"So far such a situation has never happened to me in my business life, but if it did I would consider the fact very heavily when doing business with such a company," Manfred Reif, a managing director at HSH Nordbank, a credit investment bank in Luxembourg, said in comment on the lawsuit. "Nevertheless, first of all being suspicious and 'listening' to your gut feeling should be one's daily duty," he added.

Another factor to bear in mind is the number of customers Oracle and SAP share, Seth Ravin, CEO and president of Rimini Street, pointed out. He is a co-founder of TomorrowNow, selling his share of the company to SAP in early 2005 and establishing Rimini Street as a rival supplier of third-party maintenance and support.

While Oracle and SAP compete bitterly in the applications market, many SAP users run their software on Oracle's database and middleware. It's in both vendors' interest to resolve the current dispute rapidly.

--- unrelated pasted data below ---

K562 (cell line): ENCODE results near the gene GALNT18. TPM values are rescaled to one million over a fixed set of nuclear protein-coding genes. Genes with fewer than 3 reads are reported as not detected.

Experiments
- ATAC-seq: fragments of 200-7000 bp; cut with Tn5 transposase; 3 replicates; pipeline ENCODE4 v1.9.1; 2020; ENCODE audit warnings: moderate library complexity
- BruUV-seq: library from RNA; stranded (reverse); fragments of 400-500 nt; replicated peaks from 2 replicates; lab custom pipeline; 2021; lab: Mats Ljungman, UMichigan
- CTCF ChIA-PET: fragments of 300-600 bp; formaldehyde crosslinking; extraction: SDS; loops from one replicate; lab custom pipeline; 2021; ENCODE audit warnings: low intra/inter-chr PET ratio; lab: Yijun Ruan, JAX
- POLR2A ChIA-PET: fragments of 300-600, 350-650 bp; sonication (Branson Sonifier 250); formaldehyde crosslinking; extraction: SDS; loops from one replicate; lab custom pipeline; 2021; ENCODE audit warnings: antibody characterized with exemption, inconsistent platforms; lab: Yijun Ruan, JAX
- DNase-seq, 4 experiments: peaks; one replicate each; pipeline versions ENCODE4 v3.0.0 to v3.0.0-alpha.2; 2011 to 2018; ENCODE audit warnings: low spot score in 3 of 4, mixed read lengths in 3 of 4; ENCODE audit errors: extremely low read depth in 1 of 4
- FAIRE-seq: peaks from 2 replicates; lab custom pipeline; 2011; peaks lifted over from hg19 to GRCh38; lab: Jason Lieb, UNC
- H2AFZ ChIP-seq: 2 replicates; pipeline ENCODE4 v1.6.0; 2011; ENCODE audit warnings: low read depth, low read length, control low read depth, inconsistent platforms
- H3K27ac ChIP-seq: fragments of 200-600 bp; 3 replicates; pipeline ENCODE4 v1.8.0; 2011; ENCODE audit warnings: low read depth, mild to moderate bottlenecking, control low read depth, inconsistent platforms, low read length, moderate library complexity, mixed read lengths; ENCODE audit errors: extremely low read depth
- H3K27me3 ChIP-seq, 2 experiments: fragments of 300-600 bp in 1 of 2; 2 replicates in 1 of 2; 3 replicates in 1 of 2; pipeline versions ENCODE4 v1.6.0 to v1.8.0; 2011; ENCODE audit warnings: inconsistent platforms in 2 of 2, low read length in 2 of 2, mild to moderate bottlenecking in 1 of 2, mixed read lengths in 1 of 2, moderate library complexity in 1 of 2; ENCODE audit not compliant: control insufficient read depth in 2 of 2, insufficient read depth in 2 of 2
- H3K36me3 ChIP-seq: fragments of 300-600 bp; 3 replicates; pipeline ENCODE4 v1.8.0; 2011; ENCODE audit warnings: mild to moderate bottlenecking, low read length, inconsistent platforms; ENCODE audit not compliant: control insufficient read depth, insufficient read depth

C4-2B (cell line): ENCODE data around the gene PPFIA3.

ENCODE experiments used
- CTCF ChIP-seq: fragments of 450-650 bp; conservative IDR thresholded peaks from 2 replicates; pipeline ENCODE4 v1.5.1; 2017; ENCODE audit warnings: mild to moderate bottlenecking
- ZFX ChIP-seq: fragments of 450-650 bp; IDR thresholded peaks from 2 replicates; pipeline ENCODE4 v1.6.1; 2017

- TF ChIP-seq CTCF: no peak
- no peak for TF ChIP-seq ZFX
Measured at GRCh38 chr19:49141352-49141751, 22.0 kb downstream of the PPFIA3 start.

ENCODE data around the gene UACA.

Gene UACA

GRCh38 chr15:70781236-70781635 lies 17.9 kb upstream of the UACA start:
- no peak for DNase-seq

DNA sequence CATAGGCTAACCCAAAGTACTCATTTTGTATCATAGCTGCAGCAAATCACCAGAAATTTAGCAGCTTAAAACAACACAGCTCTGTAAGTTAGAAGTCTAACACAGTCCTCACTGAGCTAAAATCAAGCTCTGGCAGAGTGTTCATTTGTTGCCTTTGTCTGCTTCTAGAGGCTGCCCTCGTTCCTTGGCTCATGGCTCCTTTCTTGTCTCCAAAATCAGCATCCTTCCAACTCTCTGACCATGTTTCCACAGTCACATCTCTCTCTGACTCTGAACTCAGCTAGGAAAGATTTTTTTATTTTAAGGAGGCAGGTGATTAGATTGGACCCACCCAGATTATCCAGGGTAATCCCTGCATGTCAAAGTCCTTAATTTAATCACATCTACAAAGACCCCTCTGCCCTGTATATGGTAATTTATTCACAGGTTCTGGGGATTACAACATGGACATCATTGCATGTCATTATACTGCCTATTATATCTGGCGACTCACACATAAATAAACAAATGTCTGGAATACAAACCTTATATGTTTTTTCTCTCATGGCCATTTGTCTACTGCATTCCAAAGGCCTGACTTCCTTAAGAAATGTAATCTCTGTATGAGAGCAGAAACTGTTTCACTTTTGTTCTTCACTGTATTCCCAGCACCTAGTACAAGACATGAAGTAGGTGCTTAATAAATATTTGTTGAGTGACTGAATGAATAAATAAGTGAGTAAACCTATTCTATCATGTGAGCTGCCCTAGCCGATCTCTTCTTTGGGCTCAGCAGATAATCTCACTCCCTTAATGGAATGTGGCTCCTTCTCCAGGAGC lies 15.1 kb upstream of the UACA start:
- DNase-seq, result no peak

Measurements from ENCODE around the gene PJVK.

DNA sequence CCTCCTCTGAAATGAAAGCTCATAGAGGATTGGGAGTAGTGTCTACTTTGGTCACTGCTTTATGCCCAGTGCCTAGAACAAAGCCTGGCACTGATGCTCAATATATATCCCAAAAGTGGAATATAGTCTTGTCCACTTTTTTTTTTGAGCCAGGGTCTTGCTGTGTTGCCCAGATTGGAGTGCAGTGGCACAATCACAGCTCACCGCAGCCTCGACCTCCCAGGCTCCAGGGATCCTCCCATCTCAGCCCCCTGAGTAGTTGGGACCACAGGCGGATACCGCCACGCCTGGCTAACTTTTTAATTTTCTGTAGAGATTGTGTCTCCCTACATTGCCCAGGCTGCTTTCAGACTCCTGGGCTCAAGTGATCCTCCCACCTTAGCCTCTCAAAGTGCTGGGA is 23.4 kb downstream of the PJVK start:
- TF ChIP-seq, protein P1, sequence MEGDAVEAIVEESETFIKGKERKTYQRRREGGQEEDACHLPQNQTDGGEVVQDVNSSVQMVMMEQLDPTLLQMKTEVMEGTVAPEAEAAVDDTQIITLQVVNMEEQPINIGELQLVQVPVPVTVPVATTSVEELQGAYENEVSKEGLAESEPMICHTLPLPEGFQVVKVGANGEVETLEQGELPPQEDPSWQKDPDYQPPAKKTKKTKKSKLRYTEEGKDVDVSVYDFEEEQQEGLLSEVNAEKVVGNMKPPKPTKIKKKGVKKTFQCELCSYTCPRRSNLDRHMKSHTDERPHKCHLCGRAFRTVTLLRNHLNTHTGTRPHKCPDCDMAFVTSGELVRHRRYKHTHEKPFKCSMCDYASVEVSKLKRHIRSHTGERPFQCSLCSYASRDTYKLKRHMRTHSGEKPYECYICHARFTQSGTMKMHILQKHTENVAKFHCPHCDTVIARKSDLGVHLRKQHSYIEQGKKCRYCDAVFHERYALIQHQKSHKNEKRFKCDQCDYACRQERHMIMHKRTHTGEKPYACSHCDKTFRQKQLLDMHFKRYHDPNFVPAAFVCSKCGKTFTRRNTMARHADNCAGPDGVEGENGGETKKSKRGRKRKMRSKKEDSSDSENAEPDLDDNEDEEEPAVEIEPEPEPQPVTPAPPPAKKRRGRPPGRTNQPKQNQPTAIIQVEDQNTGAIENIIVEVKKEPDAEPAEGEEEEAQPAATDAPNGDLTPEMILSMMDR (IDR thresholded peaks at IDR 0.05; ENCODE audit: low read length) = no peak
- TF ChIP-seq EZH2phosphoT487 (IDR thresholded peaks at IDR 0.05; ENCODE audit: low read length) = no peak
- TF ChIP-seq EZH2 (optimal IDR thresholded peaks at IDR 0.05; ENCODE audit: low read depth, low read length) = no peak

"So far, we've only heard one side of the argument," Ravin said, with SAP yet to comment.

Given how closely Oracle and SAP watch each other, he finds it hard to believe that the alleged actions by TomorrowNow were deliberate. "I strongly doubt it," he said, adding that such behaviour wouldn't be in anyone's best interests and would likely be quickly discovered. Oracle appears to require users of its customer support database to be "self-policing," he said, in other words, they have access to more content than their specific needs warrant, which may have led to some confusion about what was OK for SAP to access and what was not.

(James Niccolai and Peter Sayer in Paris contributed to this story.)

Read our round-up of news, analysis and opinion on Oracle's battle with SAP